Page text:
TOTOWA, N.J. – Growing up as the oldest of eight kids in a single-parent household, Devhonte Johnson didn’t get out of his hometown much.
He remembers leaving Paterson to go “down South” once and to New York City a couple of times.
But all that changed when at 17 he injured his hand, and searched for an activity that wouldn’t aggravate it like his old sports of boxing and baseball would.
Johnson took up Brazilian Jiu-Jitsu, and the sport has expanded his horizons.
It has taken him to tournaments in Atlanta, Chicago, California and Abu Dhabi. Next week, he’ll be leaving for a competition in Lisbon, Portugal.
“I would never be going to these places on my own,” said Johnson, now 22, adding the best part about traveling is learning about different cultures.
Johnson currently holds titles in the most competitive Jiu-Jitsu league in the world, the International Brazilian Jiu-Jitsu Federation (IBJJF).
In March, he became the 2016 IBJJF GI Medium Heavy Pan American Champion. In April, he became the Abu Dhabi World Pro – 94 kg Champion, and in June he took the silver medal at the IBJJF World Championships.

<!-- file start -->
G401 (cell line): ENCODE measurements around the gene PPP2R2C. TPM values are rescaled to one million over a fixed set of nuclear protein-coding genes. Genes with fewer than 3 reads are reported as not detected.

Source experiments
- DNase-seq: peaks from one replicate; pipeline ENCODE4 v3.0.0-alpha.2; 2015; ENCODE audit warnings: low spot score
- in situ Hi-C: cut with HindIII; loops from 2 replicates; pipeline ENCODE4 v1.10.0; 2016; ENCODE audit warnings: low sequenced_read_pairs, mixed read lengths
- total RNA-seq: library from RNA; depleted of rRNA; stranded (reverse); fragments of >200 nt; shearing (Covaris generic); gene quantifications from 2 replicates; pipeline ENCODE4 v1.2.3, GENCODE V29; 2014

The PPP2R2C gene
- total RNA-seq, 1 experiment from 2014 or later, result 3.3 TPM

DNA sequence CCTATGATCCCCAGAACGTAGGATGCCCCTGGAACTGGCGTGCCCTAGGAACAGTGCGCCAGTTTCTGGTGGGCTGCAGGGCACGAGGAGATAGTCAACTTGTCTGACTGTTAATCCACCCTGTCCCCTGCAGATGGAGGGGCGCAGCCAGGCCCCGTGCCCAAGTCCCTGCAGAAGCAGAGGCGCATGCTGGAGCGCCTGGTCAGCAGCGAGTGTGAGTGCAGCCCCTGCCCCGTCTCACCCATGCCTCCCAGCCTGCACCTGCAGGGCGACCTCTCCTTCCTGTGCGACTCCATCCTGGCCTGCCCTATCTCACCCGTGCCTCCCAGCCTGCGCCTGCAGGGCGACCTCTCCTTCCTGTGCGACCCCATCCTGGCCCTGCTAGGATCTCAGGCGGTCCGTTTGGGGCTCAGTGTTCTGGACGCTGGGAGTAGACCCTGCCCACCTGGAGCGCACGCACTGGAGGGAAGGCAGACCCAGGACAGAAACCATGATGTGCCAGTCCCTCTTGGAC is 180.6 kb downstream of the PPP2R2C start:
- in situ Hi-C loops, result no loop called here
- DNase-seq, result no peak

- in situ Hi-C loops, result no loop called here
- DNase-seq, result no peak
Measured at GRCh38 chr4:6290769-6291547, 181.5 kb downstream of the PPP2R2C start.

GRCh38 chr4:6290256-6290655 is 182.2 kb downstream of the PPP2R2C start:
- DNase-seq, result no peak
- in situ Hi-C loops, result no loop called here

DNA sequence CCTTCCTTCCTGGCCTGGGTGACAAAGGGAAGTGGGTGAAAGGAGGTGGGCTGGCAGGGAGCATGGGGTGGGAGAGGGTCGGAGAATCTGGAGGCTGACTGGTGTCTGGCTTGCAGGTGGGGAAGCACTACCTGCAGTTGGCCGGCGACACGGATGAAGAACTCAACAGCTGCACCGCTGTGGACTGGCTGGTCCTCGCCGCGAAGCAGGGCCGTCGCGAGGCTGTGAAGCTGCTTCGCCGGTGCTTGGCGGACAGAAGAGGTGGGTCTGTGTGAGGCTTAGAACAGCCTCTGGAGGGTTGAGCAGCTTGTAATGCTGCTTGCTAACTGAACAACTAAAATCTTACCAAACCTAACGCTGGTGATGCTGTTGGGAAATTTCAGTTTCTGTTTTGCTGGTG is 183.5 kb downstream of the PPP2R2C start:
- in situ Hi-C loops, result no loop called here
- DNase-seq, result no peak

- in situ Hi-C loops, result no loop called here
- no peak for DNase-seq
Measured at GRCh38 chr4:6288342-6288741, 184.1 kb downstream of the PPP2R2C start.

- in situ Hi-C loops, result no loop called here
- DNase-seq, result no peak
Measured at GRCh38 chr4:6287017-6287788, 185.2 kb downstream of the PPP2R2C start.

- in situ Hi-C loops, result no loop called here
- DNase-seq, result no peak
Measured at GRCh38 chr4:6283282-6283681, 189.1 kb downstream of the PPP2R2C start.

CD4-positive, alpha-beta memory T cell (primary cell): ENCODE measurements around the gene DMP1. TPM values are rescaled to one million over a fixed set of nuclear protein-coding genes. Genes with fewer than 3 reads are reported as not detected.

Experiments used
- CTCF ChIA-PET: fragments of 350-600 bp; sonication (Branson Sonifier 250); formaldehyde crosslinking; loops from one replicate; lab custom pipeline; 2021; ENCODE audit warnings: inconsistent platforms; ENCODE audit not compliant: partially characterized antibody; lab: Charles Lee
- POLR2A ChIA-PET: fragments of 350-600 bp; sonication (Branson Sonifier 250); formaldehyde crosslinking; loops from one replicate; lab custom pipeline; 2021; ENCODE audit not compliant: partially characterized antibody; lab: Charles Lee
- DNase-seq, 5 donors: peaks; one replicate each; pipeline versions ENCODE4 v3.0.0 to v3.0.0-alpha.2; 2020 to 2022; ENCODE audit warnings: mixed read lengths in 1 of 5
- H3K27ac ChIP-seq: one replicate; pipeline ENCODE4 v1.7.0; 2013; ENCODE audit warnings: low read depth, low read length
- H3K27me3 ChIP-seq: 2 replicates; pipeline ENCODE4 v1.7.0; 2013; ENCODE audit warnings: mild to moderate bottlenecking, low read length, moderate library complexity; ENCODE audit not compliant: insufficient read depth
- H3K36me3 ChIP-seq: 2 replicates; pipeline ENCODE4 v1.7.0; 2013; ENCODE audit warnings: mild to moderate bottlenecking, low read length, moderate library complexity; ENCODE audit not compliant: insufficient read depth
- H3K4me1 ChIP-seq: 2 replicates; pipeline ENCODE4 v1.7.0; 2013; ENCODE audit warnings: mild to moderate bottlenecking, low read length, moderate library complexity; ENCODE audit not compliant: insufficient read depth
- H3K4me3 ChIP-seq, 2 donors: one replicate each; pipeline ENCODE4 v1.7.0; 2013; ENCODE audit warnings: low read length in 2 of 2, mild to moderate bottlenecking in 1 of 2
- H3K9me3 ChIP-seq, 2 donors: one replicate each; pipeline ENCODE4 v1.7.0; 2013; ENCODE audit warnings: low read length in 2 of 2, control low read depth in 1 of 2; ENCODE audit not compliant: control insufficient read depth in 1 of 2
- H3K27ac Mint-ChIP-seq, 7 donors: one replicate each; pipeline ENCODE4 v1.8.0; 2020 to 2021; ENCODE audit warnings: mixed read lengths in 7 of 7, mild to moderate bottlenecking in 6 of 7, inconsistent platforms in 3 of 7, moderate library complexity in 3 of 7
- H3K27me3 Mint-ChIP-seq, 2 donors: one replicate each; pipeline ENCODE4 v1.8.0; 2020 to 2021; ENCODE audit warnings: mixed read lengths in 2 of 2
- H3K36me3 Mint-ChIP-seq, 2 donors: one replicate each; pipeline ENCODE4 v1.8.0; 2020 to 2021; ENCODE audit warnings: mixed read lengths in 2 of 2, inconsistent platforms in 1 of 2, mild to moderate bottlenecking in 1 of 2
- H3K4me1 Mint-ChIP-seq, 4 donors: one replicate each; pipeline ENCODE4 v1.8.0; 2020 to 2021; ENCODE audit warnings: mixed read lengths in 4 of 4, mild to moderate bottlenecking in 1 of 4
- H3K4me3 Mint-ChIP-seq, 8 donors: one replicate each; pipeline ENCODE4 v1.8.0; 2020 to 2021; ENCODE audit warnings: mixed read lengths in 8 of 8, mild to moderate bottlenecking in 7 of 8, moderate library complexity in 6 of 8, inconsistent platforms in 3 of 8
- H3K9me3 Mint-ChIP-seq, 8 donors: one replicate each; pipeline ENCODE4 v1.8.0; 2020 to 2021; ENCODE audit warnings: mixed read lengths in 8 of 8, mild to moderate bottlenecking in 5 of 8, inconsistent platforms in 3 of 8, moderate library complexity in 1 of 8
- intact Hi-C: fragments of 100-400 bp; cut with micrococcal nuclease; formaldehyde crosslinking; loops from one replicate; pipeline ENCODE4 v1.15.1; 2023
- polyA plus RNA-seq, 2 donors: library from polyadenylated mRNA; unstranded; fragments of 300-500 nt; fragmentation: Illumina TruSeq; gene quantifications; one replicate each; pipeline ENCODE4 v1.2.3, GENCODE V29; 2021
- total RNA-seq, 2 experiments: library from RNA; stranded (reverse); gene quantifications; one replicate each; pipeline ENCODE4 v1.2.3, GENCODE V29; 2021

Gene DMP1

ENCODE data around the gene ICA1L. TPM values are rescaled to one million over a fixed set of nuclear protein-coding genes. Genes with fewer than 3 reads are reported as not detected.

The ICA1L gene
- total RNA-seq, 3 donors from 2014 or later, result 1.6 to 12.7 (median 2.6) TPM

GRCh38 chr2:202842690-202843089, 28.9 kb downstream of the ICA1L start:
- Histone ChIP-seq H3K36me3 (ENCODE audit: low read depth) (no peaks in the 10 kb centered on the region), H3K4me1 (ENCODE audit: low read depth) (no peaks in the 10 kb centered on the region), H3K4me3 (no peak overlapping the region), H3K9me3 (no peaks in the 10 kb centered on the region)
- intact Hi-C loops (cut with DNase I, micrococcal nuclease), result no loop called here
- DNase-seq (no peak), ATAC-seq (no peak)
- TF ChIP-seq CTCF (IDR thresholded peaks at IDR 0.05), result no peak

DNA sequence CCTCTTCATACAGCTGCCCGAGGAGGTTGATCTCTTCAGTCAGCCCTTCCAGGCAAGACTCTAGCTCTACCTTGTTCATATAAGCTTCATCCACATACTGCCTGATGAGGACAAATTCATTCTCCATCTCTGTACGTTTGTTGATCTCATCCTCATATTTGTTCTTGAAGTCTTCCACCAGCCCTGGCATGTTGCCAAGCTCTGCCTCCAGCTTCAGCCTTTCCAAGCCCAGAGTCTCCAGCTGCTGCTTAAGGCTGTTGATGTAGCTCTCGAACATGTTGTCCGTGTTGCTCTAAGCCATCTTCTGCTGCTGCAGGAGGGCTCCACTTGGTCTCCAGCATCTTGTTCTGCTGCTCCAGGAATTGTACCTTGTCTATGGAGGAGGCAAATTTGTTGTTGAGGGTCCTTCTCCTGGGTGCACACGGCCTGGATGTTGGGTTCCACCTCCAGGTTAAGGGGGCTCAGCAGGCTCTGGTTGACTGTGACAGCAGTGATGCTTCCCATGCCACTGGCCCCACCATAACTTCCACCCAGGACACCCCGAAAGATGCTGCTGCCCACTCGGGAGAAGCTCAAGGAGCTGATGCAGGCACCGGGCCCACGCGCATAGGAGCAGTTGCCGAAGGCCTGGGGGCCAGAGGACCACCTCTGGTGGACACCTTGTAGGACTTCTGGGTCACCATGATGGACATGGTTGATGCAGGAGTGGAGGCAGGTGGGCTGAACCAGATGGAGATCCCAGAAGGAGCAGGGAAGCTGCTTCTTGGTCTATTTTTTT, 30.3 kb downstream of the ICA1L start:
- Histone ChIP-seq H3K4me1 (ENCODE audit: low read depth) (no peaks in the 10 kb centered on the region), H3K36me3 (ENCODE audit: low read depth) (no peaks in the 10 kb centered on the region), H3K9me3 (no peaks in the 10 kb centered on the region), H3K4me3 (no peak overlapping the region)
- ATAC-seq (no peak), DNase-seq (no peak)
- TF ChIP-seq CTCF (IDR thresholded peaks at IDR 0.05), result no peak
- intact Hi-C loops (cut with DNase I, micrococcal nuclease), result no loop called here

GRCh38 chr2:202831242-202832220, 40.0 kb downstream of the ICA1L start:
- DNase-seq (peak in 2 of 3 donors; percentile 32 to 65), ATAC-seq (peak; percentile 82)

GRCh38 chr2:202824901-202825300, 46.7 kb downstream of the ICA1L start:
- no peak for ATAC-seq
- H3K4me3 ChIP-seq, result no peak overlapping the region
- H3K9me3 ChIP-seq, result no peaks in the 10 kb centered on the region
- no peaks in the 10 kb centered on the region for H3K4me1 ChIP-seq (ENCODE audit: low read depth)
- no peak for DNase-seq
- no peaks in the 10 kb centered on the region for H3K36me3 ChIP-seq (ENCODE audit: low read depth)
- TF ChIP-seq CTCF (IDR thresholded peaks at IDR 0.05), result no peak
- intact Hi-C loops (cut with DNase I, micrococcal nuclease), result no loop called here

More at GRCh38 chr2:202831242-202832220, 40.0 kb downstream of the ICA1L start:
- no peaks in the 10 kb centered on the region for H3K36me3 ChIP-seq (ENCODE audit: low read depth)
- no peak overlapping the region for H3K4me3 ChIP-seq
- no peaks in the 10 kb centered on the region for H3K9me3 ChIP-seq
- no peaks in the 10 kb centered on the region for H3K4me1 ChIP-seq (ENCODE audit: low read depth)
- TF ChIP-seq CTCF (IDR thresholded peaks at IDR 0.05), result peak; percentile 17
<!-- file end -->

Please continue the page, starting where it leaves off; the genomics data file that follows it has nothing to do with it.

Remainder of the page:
Johnson works hard to stay on top of his game. He trains under world-renowned Brazilian Jiu Jitsu competitor Murilo Santana in New York City.
“I am always training,” he said. “And if I am not training, I am teaching.”
Johnson is the head instructor at the Unity School of Jiu-Jitsu – New Jersey, in Totowa.
His students come from Totowa, Wayne and Paterson, and also as far away as Staten Island, South Jersey and Connecticut.
He thinks students come from all over because, “people can tell when you genuinely care.”
“Here, nobody is in competition with anyone. We are helping each other to get better,” he said.
He likes to bring his students to tournaments too, and show them that there is a world outside of what they see every day.
“They get to see that there are other things out there to shoot for,” he said.
The Unity School of Jiu-Jitsu – New Jersey runs programs for both children and adults. For more information, CLICK HERE .
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